- Wear what you feel best in. So, you take your measurements and they tell you what your bra size should be. That’s really great, but that’s only part of the solution. Like your favorite pair of jeans, you probably like your bra to fit and make you look a certain way. Your style, comfort and support preferences, and lifestyle will all come into play. Maybe you like your bra to fit snug around the band and tighter in the cups, so try taking the smaller size. Perhaps you prioritize absolute comfort and are working from home, maybe you don’t even usually wear a bra but want a little something—trying the larger size in this case could be a good choice. The point is that it is your decision! Wear the size that fits you and your needs & desires best.
Bra sizing differs from brand to brand. You probably wear a couple different bra sizes depending on the style and brand. Unfortunately, even with the broad acceptance and unitization of the Imperial Sizing systems, the reality is that there is no standard or completely universal system of measurements that every brand and bra maker follows. Most companies have unique and individual size charts and fitting guides tailored to their unique patterns and design. So, A 36C in one brand will likely fit differently than that same size in a different brand.
You’ve probably also heard some brands talk about finding your “perfect size.” Our philosophy is that it is up to you and your fit and lifestyle preferences. What you feel best in will be perfect for you!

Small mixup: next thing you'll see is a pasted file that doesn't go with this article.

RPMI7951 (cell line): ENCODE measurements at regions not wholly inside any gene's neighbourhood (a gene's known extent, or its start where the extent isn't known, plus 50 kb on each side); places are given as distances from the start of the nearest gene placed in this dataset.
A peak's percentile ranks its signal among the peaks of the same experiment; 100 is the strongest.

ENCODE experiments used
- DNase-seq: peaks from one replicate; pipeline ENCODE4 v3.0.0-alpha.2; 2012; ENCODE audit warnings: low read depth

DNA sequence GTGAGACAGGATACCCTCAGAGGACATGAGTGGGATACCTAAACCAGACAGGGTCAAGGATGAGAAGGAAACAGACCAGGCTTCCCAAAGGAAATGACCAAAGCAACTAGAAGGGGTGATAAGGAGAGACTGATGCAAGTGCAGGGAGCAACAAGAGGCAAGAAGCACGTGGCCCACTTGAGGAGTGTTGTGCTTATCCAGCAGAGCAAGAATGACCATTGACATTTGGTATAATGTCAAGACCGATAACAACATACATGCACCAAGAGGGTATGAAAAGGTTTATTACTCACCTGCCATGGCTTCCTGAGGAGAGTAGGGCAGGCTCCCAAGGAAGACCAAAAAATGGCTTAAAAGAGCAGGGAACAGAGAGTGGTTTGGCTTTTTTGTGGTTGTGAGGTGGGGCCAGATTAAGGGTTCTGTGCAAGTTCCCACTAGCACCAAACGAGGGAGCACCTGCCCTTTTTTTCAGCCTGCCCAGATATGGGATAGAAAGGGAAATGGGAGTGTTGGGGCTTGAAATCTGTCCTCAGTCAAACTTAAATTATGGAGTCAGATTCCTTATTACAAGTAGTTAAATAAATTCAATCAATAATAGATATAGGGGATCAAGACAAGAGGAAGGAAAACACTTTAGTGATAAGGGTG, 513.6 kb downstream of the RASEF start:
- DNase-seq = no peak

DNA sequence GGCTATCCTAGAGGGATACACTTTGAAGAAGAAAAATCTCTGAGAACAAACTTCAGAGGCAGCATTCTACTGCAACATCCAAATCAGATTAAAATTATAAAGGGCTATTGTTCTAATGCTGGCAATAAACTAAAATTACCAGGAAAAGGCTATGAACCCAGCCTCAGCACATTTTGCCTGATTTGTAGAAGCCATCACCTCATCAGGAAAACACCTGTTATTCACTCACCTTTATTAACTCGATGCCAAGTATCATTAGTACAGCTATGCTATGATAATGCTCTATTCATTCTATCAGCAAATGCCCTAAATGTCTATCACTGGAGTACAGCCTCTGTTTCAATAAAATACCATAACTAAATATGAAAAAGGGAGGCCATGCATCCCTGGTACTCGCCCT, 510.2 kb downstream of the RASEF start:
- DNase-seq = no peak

- Your bra size can (and most likely will) change. As time passes, our bodies change. Sometimes these changes can occur on shorter timelines—perhaps on a monthly basis as you move through your cycle, or on a longer-term scale such as gradual weight gain or loss over the course of a year or years. This is just a fact of life for most people! Because of this, it’s not a bad idea to check in from time to time and reevaluate if your usual size, fit, or style is working for you. The point is not to get too attached to a certain size. It’s about feeling comfortable, sexy, and confident, and finding the size and styles to make that happen!
That’s a lot of general background and reflections on standard bra sizing. You may have noticed that our sizing is XS-XL, with no mention of cup or band sizes. So how do you find your best fit in Maman Atelier? The best place to start is by determining your measurements, and then referring to our size chart:
This will give you a great idea of which size will fit you best. If you find that you are in between sizes, consider point #4 in our guide—what do you feel best in? Do you want your bra to be more snug, or would you prefer a little more room? What sizes do you generally wear in tops and dresses? If you usually take a medium, it’s likely that a medium bra will suit you well—unless you prefer your clothes oversized! In short, there is often no silver-bullet or simple answer, but our hope is that in reading this you’ve learned something new and realized that bra-sizing is a bit of a process (or journey even), and that’s ok.